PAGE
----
Labour’s Norman Warner explains how the Health Act’s new draft regulations will benefit patients and improve quality by opening up the NHS provider market
This week the House of Lords will debate again new regulations to be made under the 2012 Health and Social Care Act. These draft regulations have attracted another wave of criticism that they will force commissioners to put a swathe of NHS services out to competitive tender, thereby benefiting the private sector.
My reading of them is that they do little more than put on a statutory footing the competition and procurement rules produced under the previous government, with the addition of some sensible provisions on the integration of health and social care.
Labour has decided to put down a motion to annul these regulations. I consider this not to be in the interests of patients and believe it gives a clear signal of preference for NHS providers, which may not be compliant with EU competition law. I shall be voting against this motion.
The NHS faces enormous financial and clinical challenges over the next decade. The Public Accounts Committee, under a Labour chair, has made clear that virtually every NHS trust is unsustainable in its present form. A massive programme of service reconfiguration now awaits the NHS if it is to survive the unavoidable fiscal, demographic and morbidity challenges it faces.
Two acute hospital trusts have gone bust in the last few months and there may be another 20 well on the road to the same fate. It is a fantasy to believe we can solve the NHS’ problems without the help of new providers who have new ideas and better management techniques. Other countries facing the same problems are doing just this. To allow new entrants from the private, voluntary and social enterprise sectors to enter the NHS market, fair procurement rules are required. That is what the new regulations provide in my view.
Adult social care has had – for nearly 30 years – a market with a diverse range of service providers, which has resulted in a wide range of services. As an example, this market has produced a privately built and run nursing home sector when public services failed to do this. The forthcoming Care and Support Bill will put “market making” for adult social care on a statutory footing.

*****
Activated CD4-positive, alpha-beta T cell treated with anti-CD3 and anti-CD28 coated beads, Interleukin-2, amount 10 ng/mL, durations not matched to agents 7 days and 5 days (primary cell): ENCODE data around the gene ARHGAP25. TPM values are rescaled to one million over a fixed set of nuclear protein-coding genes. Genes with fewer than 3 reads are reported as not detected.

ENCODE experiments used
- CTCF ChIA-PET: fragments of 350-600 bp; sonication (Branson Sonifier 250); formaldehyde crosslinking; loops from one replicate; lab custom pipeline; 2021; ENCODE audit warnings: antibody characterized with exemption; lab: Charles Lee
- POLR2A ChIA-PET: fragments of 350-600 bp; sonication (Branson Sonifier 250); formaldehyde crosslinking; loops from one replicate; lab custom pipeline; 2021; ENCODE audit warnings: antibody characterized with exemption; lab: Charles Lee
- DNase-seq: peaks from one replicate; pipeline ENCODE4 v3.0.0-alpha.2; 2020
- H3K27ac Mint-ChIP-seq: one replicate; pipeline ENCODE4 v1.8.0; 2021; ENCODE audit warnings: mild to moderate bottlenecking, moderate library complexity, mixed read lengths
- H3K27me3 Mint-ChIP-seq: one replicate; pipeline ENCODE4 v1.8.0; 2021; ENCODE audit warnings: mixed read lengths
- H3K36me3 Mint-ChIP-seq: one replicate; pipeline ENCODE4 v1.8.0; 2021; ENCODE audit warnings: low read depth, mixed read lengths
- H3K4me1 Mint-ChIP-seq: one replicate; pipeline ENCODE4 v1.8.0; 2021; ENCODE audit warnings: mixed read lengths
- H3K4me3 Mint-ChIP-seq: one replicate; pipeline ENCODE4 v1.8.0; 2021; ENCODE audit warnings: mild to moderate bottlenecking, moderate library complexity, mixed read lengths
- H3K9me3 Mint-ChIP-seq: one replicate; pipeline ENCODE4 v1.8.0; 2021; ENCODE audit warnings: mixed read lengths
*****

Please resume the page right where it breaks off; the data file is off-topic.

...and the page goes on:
This approach continues to be resisted by many vested interests within the NHS. A bizarre aspect of this mindset is that it is alright for GPs – who are small businesses with profit and loss accounts – to commission NHS services, including those from their own practices, but giving other independent healthcare providers a share of the NHS action is deemed to be a cause of great public angst.
These new regulations do not require the 211 new clinical commissioning groups to put all NHS services out to public tender, despite misleading claims to the contrary. There are no quotas or timetables for them to do so. In any case, this would be quite impracticable because each group could be handling up to 600 contracts a year and they do not have the staff to run competitive tendering processes for such a large number.
In practice the new commissioning groups will roll forward most of the existing contracts each year, as their predecessor bodies did. They will concentrate their change effort on those existing NHS service providers that are clearly underperforming or inappropriate. It is a scaremongering, paranoid fantasy to claim that Monitor will operate some kind of authoritarian rounding up of commissioning groups that haven’t produced enough competitive tendering processes. Aside anything else, they simply do not have the staff to do.
Putting patients first
Patient best interests are served by commissioners replacing those NHS service providers that are repeatedly underperforming and stopping some of the longstanding practices of bailing them out financially. Some of the 50 NHS trusts to which the Care Quality Commission is now paying particular attention over quality have been of concern for some time and many are likely to be financially unsustainable.
The new regulations will help the commissioning groups tackle some of their problems with clearer rules. They should be passed by Parliament forthwith.
Lord Warner was a minister of state at the Department of Health from the summer of 2003 until December 2006. In August 2010, he was appointed by the Coalition government as chair of the Social Care Funding Commission, with a remit to study future funding arrangements for older people. Before entering the House of Lords he was director of social services for Kent County Council from 1985 until 1991.